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And after these things, &c. The visions described in this and in the following chapter are evidently intended to represent, by vivid images, the certain and terrible destruction of the great anti-Christian power represented by Babylon.
The habitation of devils; of demons, which are often spoken of as dwelling in desert and desolate places. This an the subsequent clauses express desolation and abandonment, not mere moral corruption.
In one day; suddenly. This and similar expressions, in Revelation 18:10,Revelation 18:17,Revelation 18:21, indicate, in the opinion of some commentators, that Jerusalem was the city intended; as the destruction of that city was sudden and overwhelming.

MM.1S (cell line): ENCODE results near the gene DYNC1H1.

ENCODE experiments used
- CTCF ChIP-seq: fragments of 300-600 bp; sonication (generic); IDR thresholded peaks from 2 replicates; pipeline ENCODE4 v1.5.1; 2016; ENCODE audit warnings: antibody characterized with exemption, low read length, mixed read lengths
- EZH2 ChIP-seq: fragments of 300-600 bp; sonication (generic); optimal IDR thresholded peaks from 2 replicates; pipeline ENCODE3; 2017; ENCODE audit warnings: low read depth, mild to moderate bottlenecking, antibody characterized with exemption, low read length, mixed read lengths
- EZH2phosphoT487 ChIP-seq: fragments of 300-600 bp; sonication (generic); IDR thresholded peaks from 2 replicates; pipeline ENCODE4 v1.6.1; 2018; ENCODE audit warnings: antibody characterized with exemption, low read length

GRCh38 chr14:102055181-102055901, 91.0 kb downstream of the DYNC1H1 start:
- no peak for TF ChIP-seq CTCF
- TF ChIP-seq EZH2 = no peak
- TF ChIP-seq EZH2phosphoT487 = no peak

Shall bewail her. The kings are represented in Revelation 17:16, as conspiring to effect the ruin of the woman, who seems to be the same as Babylon (Revelation 17:5.) We may suppose that some of them had turned against her, while others lamented her downfall,--or we may consider it as a change in the imagery, both representations denoting, in different ways, the certainty of her overthrow.
Thyine; a fragrant wood.
And souls of men; men having souls.
Here the writer returns to the image of the woman, by which the city was represented in the Revelation 17:1-66.17.18.
A mighty angel; that is, another angel, who comes forward to present, in still different language, a view of the greatness and the certainty of the impending destruction.
Was found the blood of prophets; that is, the guilt of shedding that blood.
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Abbott, John S. C. & Abbott, Jacob. "Commentary on Revelation 18". "Abbott's Illustrated New Testament". https://www.studylight.org/
the Second Week after Epiphany